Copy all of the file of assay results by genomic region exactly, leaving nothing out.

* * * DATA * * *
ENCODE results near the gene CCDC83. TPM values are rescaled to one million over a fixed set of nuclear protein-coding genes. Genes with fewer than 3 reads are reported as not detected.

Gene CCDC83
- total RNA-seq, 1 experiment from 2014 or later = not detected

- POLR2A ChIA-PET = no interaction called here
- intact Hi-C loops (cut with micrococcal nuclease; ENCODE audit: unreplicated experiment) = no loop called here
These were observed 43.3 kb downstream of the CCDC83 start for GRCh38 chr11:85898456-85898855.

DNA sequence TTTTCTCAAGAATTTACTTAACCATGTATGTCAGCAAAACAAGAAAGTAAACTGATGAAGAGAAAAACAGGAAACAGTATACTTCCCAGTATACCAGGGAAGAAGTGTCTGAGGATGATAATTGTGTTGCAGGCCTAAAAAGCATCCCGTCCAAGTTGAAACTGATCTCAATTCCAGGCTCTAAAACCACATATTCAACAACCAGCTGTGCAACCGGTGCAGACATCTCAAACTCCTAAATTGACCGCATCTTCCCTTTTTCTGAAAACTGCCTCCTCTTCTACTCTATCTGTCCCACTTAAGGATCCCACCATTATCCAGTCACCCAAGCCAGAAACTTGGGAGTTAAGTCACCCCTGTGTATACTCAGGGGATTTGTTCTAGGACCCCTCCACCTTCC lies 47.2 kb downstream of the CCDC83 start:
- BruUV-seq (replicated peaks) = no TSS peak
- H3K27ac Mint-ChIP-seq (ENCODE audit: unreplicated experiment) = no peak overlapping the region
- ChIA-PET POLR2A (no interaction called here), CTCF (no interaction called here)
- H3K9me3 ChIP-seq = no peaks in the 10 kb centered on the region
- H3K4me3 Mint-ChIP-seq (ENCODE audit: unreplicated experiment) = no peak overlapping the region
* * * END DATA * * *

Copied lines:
ENCODE results near the gene CCDC83. TPM values are rescaled to one million over a fixed set of nuclear protein-coding genes. Genes with fewer than 3 reads are reported as not detected.

Gene CCDC83
- total RNA-seq, 1 experiment from 2014 or later = not detected

- POLR2A ChIA-PET = no interaction called here
- intact Hi-C loops (cut with micrococcal nuclease; ENCODE audit: unreplicated experiment) = no loop called here
These were observed 43.3 kb downstream of the CCDC83 start for GRCh38 chr11:85898456-85898855.

DNA sequence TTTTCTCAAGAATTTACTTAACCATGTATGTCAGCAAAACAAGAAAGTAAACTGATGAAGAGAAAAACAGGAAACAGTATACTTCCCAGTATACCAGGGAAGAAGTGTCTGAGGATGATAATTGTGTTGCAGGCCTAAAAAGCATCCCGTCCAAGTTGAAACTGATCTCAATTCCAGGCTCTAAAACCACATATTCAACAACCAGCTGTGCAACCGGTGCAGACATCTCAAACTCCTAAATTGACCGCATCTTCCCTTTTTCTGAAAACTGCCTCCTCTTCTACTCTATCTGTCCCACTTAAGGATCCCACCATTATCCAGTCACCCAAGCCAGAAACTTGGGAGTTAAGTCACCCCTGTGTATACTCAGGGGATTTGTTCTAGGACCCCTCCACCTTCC lies 47.2 kb downstream of the CCDC83 start:
- BruUV-seq (replicated peaks) = no TSS peak
- H3K27ac Mint-ChIP-seq (ENCODE audit: unreplicated experiment) = no peak overlapping the region
- ChIA-PET POLR2A (no interaction called here), CTCF (no interaction called here)
- H3K9me3 ChIP-seq = no peaks in the 10 kb centered on the region
- H3K4me3 Mint-ChIP-seq (ENCODE audit: unreplicated experiment) = no peak overlapping the region